Considering the reported $400 million in debt he carried at the time of his death, it's no wonder the administrators of
According to a Los Angeles Times report, estate administrators have sketched out plans for everything from a major motion picture to a TV special, tribute concert and reams of MJ tie-ins ranging from Second Life-ready tattoos to high-end clothing and USB drives.
A court filing from last week by Jeryll S. Cohen, a lawyer for estate administrators John Branca and John McClain, said they anticipate the various products could generate tens of millions of dollars for the singer's estate. The papers were dated July 6, 12 days after the singer's death at the age of 50. The details of the multiple deals were redacted in the 500-plus-page court filing that was made public on Tuesday at a hearing in which Jackson's mother withdrew her bid to become one of the administrators of his estate.
Among the known deals is the $60 million pact with Columbia Pictures to make a feature-length movie out of the more than 100 hours of high-definition footage of rehearsals for Jackson's planned This Is It 50-date residency at the O2 arena in London. Jackson's estate would receive 90 percent of the profit from the film, with the remainder going to concert promoter AEG Live. There are also plans for a soundtrack, a director's-cut DVD, two special editions of the film after its theatrical run and a stipulation that Branca and McClain can produce at least one tribute concert as long as the broadcast doesn't interfere with the film rollout.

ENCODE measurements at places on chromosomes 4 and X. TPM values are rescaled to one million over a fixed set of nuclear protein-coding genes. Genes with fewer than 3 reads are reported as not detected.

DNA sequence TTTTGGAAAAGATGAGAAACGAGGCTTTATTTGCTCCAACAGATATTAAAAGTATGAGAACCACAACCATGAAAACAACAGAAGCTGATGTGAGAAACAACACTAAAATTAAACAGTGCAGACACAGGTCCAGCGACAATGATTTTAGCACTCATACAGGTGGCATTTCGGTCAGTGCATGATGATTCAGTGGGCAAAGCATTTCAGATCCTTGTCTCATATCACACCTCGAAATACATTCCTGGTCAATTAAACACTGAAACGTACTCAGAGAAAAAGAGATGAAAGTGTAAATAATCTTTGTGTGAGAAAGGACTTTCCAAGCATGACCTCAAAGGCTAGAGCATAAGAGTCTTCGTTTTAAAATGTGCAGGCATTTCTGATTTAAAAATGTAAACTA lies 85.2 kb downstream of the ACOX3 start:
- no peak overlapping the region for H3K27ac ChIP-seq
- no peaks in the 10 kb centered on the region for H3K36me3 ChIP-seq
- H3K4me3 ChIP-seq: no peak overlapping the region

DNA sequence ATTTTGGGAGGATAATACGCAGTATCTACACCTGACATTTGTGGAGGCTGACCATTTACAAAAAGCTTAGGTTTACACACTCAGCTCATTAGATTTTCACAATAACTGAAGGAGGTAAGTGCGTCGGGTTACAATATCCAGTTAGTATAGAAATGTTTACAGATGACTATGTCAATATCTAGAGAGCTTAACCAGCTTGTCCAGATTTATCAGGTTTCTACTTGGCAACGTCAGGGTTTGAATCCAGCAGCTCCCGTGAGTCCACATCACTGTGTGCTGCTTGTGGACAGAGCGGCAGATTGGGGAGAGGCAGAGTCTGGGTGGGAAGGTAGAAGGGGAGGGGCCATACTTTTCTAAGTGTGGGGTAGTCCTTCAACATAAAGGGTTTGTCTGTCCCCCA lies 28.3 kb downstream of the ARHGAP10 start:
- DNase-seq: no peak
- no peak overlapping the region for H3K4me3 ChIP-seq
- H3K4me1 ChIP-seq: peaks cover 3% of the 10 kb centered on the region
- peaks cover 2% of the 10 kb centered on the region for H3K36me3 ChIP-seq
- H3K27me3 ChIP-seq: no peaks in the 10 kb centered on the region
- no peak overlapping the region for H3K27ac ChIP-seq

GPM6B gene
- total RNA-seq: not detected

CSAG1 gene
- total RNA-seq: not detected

A wide-ranging deal with merchandising powerhouse Bravado highlights plans to produce a wide variety of Jackson-related memorabilia, from photo books and trading cards to lithographs, buttons, live recordings on USB drives, online games and denim and high-end clothing. There are also proposals for digital clothing, tattoos and accessories for VR worlds like Second Life and Stardoll, embossed wine decanters, theme packs for the Xbox and wallpaper and screensavers for cell phones.
Among the other plans is a proposal for a traveling "MJ Exhibition" of memorabilia from the late singer to be shown at museums, which will also be accompanied by exhibition-related merchandise. A petition filed by Cohen on Monday also mentions a deal "very favorable for the estate," with iTunes parent company Apple Inc. for the promotion and distribution of Jermaine Jackson's rendition of "Smile," which Michael's brother performed at his memorial service.
All the plans are subject to the approval of a Los Angeles probate judge who, according to the Times, will review the documents at a hearing Monday.